At a time when many family-owned small businesses have temporarily closed, one niche business in Stanfield has found itself busier than ever.

Mama Bear Quilt Shop, a quilting shop owned by Kristi Ray and her husband, Chad, is making face masks for first responders, hospitals and others who risk exposure to COVID-19 every day. Since ramping up production of the masks about five weeks ago — give or take — the group has made and donated about 4,000 masks, including 400 to Good Shepherd Hospital in Hermiston, 370 to St. Anthony Hospital in Pendleton and 300 each to Astria Toppenish Hospital and the Washington State Penitentiary.

Needless to say, the group, which is made up of sewers from Stanfield, Hermiston, Echo and Pendleton, has been busy.

“They come in here every day; they’re exhausted,” Kristi Ray said. “They’ve been working nonstop, but they keep coming. It’s amazing.”

Ray, who’s been in business in Stanfield since Oct. 2019, said the group is currently working on an order of masks for the U.S. Coast Guard.

“They’re going all over,” Ray said of the masks.

One local agency that benefited from an order of masks is the Horizon Project, with headquarters in Milton-Freewater and additional offices in Pendleton and Hermiston.

The Horizon Project recently received 300 masks from the Mama Bear Quilt Shop group.

“We are so grateful for this donation,” said Cheryl Davis, a registered nurse with Horizon Project. “It has relieved a lot of our need and a lot of stress of being able to protect our staff and our clients.”

The Horizon Project, which has been around since the late 1970s, provides residential, employment and social support to adults with intellectual and developmental disabilities. Dr. Terri H. Silvis, the chief executive officer for Horizon Project, said they have 20 group homes throughout the county and employees called “direct support professionals” who are in the homes every day, 24 hours a day, seven days a week.

“They truly are home health care workers on the front lines doing everything from medication management and administration, to helping people attend doctor visits, helping them prepare food, making sure that they’re eating safely, because some people have special food preparations,” she said.

Davis said she came across a post on social media about Mama Bear Quilt Shop and the donation of masks. Knowing her organization was in need of masks — an order for them placed in January finally arrived in mid-April — she reached out to the group to explain the need. Davis said she ended up speaking with Chad Ray, who was familiar with the Horizon Project from his time as a pharmacist in the area and doing flu shots for Horizon Project clients.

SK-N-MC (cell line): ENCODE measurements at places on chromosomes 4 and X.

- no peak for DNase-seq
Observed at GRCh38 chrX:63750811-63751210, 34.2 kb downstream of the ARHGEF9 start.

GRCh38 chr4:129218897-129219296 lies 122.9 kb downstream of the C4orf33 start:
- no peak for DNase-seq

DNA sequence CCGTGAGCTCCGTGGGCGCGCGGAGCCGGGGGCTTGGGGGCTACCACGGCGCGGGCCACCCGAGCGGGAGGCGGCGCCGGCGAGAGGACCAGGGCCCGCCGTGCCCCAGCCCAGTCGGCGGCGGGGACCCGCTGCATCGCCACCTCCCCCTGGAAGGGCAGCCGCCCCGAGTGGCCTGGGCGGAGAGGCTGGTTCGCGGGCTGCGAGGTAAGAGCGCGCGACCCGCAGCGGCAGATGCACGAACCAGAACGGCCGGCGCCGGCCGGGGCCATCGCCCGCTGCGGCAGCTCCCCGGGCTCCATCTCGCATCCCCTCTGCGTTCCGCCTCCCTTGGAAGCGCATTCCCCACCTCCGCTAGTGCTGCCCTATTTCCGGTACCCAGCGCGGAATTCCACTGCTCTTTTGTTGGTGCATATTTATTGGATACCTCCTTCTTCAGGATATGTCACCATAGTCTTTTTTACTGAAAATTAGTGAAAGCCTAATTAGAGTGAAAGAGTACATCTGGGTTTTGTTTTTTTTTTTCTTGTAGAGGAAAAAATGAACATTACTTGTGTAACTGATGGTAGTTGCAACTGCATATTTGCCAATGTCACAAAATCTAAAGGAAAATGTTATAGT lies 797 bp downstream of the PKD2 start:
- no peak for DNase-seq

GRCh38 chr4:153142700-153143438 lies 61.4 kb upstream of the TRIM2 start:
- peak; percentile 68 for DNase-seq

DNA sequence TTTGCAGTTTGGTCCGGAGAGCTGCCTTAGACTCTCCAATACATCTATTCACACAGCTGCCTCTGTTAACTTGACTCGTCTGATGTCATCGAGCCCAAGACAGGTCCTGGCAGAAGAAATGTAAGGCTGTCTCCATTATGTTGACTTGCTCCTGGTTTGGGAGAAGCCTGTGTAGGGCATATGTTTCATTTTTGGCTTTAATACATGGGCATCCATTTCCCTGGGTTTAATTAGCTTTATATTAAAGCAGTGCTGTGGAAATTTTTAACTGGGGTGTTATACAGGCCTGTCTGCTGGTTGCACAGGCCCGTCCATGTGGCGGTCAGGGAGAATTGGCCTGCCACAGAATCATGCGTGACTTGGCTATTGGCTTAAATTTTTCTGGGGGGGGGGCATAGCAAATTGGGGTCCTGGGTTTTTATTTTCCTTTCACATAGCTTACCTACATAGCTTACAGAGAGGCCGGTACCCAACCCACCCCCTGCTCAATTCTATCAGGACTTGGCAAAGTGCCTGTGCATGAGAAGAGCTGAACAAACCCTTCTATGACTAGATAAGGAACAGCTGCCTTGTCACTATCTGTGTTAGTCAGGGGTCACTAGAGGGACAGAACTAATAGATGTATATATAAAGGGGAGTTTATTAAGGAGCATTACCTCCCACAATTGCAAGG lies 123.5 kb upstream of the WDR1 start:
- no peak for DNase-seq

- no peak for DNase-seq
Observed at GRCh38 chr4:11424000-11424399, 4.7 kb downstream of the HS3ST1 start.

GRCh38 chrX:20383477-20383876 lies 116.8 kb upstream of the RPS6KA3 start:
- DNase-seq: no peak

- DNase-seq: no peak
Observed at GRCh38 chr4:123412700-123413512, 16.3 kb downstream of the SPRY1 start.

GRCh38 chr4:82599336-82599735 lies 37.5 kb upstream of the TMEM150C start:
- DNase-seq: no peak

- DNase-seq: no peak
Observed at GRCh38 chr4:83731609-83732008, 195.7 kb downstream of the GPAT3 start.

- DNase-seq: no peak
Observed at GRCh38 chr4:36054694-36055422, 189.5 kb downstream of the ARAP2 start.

“I told them how many clients we have, how many direct support staff we had, and he said, ‘Well, how about I give you 300 now, and when we get caught up, we could talk about giving you more,’ so that we could have a second set for our staff. A ‘one to wear and one to wash’ kind of thing.”

Davis said some Horizon Project employees are working on making masks from kits to return the 300 masks to the sewing group and help replenish its supply.

“We’re supplying the people, but (Mama Bear Quilt Shop) supplied all of the materials, all of the kits and all of that,” she said. “We’re going to give them back the 300, or replenish them with 300 masks that they gave us.”

Silvis said some employees had started to make masks several weeks ago in anticipation of the growing need. She said Rosie Riggins, the office specialist in the Hermiston office, had made quite a few and exemplified the type of can-do spirit that permeates through Horizon Project.

“We are very blessed with some incredible team members,” she said.

Horizon Project has clients who work at a number of businesses, including Walmart, Safeway, Target and Subway, Silvis said, escalating the need for masks, something that wasn’t always the case in years past.

“Well, in our industry, it’s not historically common that we need masks,” Silvis said. “If a client is ill, they will get a mask from the doctor, or are supplied a mask from their physicians, typically, and Cheryl would keep a supply on hand for any staff members who would be directly supporting that person. But it didn’t come up that much really.”

For their part, Kristi Ray said the response of the sewers is seemingly par for the course in Eastern Oregon.

“If you ever needed anything and you were in Eastern Oregon and you put it out there, you know people will come through,” she said.

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